When hobbit Bilbo Baggins (Ian Holm) leaves the Shire, the wizard Gandalf (Ian McKellen) convinces him to leave his treasured magical Ring to his young cousin Frodo (Elijah Wood). Gandalf soon confirms that the Ring is the evil One Ring of the Dark Lord Sauron, and tells the frightened Frodo to leave the Shire as soon as possible -- especially since nine dark riders are searching for someone by the name of Baggins.
Frodo, his faithful gardener Sam (Sean Astin) and his two mischievous cousins (Dominic Monaghan and Billy Boyd) quickly travel to meet with a strange ranger, and stumble into more dangers as they make for the Elven haven of Rivendell. But Frodo's journey is not over yet -- when he and a band of hobbits, Men, Elves, Dwarves and a wizard all volunteer to take the Ring to the only place where it can be destroyed.
For a long time, a convincing "Lord of the Rings" movie could not be made -- not just because of special effects and money, but because it is so difficult to translate Tolkien's work into something watchable. Goofy scripting, bad special effects, mutilated characters -- there was just so much that could go wrong.
So it's even more of a credit to Jackson and Co. that they outdid themselves. They translated Tolkien's erudite prose into solid, poetic dialogue, with lots of humor and horror, romance and taut action. And it all takes place in the New Zealand landscapes, with lots of misty forests, towering mountains and charming rural villages. And Jackson takes full advantage of these, with his trademarked swooping shots, and wild camerawork for fight scenes.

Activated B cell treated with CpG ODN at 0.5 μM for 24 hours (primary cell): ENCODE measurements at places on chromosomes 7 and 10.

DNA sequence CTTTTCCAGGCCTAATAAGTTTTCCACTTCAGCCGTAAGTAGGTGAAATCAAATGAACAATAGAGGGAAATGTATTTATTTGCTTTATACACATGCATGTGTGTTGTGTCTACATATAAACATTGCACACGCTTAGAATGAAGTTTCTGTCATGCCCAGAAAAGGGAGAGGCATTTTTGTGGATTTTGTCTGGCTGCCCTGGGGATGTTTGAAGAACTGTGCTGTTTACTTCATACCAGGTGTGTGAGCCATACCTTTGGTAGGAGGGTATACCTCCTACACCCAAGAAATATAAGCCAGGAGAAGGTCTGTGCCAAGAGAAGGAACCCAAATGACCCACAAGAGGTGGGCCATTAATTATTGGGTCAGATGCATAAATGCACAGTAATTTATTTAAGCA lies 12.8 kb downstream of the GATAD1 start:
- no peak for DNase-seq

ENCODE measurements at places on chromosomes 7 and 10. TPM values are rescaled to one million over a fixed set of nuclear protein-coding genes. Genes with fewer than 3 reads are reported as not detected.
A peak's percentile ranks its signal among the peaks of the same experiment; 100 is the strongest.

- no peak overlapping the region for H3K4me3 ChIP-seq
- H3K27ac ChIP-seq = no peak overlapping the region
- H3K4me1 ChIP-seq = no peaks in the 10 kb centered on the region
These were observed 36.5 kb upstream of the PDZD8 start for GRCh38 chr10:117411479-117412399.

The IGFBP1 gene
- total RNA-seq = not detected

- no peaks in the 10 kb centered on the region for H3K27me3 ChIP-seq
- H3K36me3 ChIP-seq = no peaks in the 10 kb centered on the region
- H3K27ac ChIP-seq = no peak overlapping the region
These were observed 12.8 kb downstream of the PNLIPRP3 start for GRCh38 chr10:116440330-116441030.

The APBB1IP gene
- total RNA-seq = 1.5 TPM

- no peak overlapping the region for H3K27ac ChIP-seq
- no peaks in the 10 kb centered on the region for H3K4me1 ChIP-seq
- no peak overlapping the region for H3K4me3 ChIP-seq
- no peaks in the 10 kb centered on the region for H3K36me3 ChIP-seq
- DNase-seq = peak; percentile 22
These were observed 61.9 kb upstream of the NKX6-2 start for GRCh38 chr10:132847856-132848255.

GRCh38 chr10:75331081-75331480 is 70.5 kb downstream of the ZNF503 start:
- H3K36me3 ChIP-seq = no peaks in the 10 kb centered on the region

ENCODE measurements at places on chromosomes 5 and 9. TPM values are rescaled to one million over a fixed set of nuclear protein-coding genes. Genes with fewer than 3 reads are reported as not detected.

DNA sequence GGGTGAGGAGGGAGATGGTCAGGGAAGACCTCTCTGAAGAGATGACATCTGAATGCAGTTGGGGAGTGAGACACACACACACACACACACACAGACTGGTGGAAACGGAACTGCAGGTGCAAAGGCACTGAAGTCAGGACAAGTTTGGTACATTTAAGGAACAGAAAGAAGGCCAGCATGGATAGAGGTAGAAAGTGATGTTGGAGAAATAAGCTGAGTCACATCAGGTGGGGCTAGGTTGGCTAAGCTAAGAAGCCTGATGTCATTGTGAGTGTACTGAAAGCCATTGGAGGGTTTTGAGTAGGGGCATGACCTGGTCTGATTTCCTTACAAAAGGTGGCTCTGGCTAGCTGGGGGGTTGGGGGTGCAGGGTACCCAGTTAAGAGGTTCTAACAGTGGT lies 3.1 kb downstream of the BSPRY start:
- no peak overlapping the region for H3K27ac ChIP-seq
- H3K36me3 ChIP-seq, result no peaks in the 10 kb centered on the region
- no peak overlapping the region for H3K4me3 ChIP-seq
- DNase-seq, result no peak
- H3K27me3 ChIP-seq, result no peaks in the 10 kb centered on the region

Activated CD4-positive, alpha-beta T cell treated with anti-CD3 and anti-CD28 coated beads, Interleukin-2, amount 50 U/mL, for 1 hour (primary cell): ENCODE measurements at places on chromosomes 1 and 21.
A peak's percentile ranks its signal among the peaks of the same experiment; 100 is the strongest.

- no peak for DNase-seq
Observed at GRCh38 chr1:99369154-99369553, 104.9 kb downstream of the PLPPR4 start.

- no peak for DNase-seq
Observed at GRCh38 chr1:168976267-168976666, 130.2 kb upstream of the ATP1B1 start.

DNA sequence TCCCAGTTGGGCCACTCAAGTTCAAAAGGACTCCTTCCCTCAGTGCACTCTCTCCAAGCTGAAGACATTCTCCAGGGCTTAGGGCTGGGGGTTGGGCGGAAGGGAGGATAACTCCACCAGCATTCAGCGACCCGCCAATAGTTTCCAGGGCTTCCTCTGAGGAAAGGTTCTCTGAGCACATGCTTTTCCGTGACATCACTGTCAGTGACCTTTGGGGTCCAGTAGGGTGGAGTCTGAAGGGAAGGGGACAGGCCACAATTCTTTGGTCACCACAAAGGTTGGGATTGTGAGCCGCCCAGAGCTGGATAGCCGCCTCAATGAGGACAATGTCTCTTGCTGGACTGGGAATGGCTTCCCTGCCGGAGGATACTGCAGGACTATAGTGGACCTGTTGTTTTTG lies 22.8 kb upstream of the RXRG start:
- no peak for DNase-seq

But the setting alone doesn't make a good movie, which is where Jackson's WETA Workshops came in. Sets range from the sturdy English hobbit towns to the airy elven tree-houses; and the special effects are almost shockingly realistic, including a rampaging cave troll, and a glimpse of the gruesome Gollum. He's the first fully convincing CGI character, and you can forget he is made digitally.
Elijah Wood is outstanding as Frodo Baggins. He runs the emotional gamut: fear, pain, horror, happiness, resignation, love and loneliness. Sean Astin is equally good as the steadfast Sam, who is amazed by the world outside the Shire. And some comic relief comes with Dominic Monaghan and Billy Boyd, as Frodo's loyal, chipper cousins.
But as lovable as the hobbits are, they do not dominate all of the screen: Ian McKellen is perfect as the grandfatherly wizard Gandalf. There are also some meaty roles for mysterious Viggo Mortensen, elfin newcomer Orlando Bloom, ominous movie veteran Christopher Lee, as well as Hugo Weaving, Liv Tyler, John Rhys-Davies, and especially Sean Bean as the tormented Boromir.
"The Lord of the Rings: The Fellowship of the Ring" is a true modern classic, with exceptional acting and amazing direction from Jackson and his friends. Absolutely stunning in every way.